Nothing symbolises how far, and fast, India has moved in terms of opening its markets than last week’s abolition of the Foreign Investment Promotion Board (FIPB).
Nothing symbolises how far, and fast, India has moved in terms of opening its markets than last week’s abolition of the Foreign Investment Promotion Board (FIPB). Set up as part of the 1991 economic reforms, the FIPB was a high-level inter-ministerial group that cleared foreign investment proposals in the country at a time when most investment avenues were off bounds. At a time when bringing in foreign investment also meant a plethora of clearances from various ministries, the FIPB served as a one-window clearance—and no matter which ministry it was housed in, the prime minister’s office was always keeping a watch on it.
Over a period of time, as the economy grew stronger and corporate India became more competitive, various restrictions on foreign investment started getting relaxed. Indeed, relaxing of FDI restrictions went almost hand in hand with the lowering of import duties since both symbolised the ability of Indian firms to take on global competition. In the initial years, for instance, India restricted how much foreign investment was allowed in the telecom sector; later, however, even 100% FDI was allowed. Till even a few years ago, while foreign pharmaceuticals firms were allowed to set up new plants in India—greenfield, in jargon—they were not allowed to take over Indian firms; indeed, at one time, the fear was foreigners would buy out Indian firms and that this would raise medicine prices and reduce availability.
In reality, nothing of the sort happened and, last year, the government allowed foreigners to buy up to 74% of an Indian pharma firm’s equity without needing any approvals. As a result, as finance minister Arun Jaitley said after the Cabinet cleared FIPB’s abolition, over 90% of India’s FDI already comes under the automatic route. With FIPB gone, line ministries will clear non-automatic FDI proposals using rules that are to be notified and, presumably, the government will keep a watch over proposals that remain stuck for whatever reason.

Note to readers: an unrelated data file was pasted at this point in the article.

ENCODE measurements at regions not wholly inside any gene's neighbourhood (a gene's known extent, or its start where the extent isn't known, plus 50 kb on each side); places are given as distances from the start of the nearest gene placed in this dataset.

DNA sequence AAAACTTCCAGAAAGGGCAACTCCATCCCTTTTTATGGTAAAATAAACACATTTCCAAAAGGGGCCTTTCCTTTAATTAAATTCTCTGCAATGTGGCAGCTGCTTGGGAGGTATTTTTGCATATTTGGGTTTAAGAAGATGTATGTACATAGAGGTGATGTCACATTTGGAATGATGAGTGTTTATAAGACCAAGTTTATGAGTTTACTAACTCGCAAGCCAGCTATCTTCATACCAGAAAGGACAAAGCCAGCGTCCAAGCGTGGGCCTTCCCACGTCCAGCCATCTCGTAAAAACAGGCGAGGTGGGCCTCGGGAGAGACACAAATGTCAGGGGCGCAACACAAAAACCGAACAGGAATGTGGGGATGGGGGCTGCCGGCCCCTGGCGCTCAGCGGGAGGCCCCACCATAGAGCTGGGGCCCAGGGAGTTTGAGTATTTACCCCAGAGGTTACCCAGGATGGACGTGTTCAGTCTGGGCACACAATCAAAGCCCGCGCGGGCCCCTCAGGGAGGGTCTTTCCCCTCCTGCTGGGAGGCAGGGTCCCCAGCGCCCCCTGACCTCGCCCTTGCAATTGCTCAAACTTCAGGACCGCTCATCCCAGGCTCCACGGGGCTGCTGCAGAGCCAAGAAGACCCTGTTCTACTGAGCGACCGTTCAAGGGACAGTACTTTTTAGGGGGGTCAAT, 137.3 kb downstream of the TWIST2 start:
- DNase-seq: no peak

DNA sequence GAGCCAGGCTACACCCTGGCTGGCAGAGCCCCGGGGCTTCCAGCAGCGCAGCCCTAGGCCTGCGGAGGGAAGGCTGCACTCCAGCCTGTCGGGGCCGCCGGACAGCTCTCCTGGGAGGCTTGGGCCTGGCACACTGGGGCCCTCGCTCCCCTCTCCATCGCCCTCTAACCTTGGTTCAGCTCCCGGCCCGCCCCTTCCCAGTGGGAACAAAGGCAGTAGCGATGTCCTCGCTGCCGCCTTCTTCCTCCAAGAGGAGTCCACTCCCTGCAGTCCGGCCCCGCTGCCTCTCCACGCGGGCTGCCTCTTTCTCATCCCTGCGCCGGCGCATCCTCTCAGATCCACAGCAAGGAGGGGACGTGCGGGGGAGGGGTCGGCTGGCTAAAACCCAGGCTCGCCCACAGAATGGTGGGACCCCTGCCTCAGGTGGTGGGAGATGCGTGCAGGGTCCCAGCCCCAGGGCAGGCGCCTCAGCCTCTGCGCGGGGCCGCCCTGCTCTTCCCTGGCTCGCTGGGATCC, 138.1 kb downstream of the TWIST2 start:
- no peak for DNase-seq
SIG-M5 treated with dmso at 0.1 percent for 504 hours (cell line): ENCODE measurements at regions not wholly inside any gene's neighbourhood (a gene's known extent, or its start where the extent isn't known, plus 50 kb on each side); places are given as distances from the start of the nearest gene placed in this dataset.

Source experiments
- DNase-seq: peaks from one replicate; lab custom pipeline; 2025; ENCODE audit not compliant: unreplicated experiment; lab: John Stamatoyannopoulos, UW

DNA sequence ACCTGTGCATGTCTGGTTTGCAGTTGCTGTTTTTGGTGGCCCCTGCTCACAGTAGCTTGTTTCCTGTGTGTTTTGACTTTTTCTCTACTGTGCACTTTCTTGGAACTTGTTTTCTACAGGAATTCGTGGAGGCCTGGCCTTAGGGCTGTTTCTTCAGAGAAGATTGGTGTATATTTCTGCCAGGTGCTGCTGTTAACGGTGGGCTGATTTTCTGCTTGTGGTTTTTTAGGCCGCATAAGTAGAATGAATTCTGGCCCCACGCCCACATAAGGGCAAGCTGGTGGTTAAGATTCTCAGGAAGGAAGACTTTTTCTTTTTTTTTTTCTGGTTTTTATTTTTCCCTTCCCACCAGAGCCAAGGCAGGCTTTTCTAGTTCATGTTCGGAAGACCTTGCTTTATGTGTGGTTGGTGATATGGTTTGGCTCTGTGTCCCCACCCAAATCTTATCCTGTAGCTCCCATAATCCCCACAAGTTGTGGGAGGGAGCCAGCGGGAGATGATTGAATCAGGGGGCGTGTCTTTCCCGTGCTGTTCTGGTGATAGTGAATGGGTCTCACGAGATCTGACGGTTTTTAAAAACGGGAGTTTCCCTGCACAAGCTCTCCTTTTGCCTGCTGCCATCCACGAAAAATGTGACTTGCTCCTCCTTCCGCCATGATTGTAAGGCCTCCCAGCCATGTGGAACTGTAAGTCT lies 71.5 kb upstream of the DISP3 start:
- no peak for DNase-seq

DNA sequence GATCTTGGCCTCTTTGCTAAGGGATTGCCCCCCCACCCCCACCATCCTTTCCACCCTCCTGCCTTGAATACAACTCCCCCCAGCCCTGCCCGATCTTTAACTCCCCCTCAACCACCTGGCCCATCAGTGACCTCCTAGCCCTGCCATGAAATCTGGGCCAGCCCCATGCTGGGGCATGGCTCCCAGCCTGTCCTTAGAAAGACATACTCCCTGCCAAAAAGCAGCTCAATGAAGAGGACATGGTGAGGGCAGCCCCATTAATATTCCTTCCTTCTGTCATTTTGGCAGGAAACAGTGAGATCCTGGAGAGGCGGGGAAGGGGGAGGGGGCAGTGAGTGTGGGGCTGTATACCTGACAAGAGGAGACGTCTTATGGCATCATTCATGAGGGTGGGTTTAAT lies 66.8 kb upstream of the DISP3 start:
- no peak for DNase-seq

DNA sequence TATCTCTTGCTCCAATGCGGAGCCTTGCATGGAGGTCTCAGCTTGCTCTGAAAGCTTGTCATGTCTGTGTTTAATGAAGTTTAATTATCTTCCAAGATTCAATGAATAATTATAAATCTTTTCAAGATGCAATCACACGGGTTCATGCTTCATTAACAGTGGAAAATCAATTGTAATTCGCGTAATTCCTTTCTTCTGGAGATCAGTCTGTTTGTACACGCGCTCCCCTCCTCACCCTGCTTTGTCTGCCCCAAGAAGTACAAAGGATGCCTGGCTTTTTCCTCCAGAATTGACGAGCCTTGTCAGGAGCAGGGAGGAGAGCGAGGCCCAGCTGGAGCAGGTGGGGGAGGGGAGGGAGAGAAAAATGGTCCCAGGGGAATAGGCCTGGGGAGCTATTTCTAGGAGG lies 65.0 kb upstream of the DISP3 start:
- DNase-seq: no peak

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That said, the Elon Musk statement about India’s local-sourcing rules has important lessons. Musk was wrong, India does not have local-sourcing rules for automobiles, but it does have them for single-brand retail where firms like Apple and Ikea wanted to enter—that’s how the Tesla chief got confused. But why have such rules anyway? Apart from furthering misconceptions about India, they serve little purpose apart from protecting inefficient local firms—in any case, once the local supplier-base develops, an Ikea or an Apple will source from Indian firms.
Nor is it clear why, FDI should not be allowed in the newspaper space or why foreign airlines should be allowed to buy only 49% of Indian airlines when the law allows non-airline firms to buy 100% of a local airline’s equity—this protects a few Indian firms, but surely that cannot be the objective of policy-making? And, it is sophistry to not allow FDI in the B2C e-tailing sector but to allow it into the B2B marketplace model since it is clear existing e-tailers are exploiting loopholes in the law and selling in the B2C segment. Over a period of time, it is likely these restrictions too will get relaxed or entirely disappear. The sooner this is done, the better, since that will make India one of the world’s most open markets.